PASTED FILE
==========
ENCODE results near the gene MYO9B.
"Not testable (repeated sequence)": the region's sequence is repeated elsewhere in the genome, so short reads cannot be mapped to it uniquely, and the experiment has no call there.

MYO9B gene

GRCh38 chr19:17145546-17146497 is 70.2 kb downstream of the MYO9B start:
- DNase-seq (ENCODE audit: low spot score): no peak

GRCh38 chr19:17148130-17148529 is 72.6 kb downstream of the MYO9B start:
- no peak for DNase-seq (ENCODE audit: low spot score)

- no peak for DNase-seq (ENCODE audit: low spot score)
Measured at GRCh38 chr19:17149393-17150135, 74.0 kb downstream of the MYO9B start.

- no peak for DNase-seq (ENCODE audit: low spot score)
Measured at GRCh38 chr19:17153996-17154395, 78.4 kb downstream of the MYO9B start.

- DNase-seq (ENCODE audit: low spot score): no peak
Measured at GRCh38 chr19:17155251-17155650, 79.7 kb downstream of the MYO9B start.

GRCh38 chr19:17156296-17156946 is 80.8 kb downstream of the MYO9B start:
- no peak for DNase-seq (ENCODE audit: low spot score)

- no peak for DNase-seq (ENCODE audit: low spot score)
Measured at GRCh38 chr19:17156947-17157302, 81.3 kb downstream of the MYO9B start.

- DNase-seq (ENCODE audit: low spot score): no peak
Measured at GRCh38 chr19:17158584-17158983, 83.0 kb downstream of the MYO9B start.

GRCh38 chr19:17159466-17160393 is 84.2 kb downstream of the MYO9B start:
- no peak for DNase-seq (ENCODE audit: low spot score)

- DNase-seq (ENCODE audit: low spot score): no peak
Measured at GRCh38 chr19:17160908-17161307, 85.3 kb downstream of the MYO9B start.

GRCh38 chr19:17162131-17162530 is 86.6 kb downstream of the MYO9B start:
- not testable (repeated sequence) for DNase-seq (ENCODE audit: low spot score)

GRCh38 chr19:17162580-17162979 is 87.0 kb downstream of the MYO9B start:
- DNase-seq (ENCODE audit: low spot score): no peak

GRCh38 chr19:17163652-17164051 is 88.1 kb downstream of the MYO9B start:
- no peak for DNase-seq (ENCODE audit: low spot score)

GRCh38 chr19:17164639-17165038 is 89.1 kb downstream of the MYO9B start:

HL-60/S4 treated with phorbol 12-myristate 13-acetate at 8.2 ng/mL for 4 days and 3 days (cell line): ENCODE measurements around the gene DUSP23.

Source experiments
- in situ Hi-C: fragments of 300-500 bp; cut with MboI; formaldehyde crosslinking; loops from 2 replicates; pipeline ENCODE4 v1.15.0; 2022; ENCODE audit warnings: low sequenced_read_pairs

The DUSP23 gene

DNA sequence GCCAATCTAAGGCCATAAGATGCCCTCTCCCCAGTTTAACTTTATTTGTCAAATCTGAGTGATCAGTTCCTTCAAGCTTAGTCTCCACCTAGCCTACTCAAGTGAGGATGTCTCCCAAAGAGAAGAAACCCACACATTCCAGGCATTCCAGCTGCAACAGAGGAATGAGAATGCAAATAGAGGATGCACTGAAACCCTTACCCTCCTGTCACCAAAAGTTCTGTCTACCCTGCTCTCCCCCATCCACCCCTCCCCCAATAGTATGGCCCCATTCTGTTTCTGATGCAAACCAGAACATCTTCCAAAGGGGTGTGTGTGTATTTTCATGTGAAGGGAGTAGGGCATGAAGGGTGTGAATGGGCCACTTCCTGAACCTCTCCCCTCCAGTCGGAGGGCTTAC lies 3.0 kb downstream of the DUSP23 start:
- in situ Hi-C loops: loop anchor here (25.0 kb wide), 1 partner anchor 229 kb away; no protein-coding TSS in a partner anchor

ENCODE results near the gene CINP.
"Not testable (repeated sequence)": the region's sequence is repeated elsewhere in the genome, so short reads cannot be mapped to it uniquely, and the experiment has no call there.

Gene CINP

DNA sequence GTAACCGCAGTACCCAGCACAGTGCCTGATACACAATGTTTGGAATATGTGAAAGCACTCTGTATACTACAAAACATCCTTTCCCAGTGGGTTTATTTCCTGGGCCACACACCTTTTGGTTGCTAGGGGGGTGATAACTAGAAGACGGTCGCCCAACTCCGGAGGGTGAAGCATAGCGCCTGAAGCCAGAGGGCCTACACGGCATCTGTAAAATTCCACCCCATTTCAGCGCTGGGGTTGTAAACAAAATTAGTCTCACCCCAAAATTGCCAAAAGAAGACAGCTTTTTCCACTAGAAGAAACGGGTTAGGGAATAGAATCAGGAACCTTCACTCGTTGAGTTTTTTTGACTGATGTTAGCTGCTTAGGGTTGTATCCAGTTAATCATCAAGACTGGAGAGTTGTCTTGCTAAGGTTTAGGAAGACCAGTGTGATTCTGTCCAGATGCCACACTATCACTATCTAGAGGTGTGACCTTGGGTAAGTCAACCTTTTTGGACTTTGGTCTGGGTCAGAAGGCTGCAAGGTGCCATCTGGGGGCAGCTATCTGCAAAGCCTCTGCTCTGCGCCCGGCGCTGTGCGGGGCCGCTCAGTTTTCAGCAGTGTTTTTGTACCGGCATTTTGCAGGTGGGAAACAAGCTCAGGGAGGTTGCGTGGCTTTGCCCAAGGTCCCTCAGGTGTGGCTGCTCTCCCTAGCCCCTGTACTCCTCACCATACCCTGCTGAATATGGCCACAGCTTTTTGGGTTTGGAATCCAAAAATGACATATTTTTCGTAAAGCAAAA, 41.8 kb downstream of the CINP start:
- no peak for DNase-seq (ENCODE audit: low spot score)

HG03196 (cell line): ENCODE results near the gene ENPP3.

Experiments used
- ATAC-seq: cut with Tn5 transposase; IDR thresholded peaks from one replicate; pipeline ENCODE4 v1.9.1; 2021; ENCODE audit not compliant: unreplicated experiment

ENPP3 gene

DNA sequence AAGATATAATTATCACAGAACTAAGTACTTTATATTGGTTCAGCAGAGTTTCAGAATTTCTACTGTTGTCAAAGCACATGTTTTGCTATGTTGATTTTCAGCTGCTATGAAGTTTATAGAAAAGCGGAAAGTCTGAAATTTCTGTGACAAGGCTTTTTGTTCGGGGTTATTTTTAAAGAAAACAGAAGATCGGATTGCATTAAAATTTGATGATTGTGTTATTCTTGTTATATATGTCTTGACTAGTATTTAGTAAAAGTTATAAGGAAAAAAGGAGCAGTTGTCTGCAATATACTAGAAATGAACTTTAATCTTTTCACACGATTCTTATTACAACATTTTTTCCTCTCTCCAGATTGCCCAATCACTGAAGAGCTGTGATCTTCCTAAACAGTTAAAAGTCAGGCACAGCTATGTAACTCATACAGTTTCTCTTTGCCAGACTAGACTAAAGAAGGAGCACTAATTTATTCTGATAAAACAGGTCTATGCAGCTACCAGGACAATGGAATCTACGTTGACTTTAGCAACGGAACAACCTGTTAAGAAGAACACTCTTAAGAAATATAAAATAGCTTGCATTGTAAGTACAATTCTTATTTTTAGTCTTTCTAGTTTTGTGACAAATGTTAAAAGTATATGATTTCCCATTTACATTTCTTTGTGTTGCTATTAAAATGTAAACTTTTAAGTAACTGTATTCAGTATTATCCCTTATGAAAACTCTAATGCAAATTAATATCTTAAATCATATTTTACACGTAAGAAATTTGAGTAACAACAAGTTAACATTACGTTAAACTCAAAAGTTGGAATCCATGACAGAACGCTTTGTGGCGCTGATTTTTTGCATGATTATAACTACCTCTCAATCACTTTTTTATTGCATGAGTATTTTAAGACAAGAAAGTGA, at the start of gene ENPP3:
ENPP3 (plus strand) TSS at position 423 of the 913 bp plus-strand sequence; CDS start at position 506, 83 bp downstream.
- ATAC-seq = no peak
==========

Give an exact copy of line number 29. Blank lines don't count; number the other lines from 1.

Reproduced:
- no peak for DNase-seq (ENCODE audit: low spot score)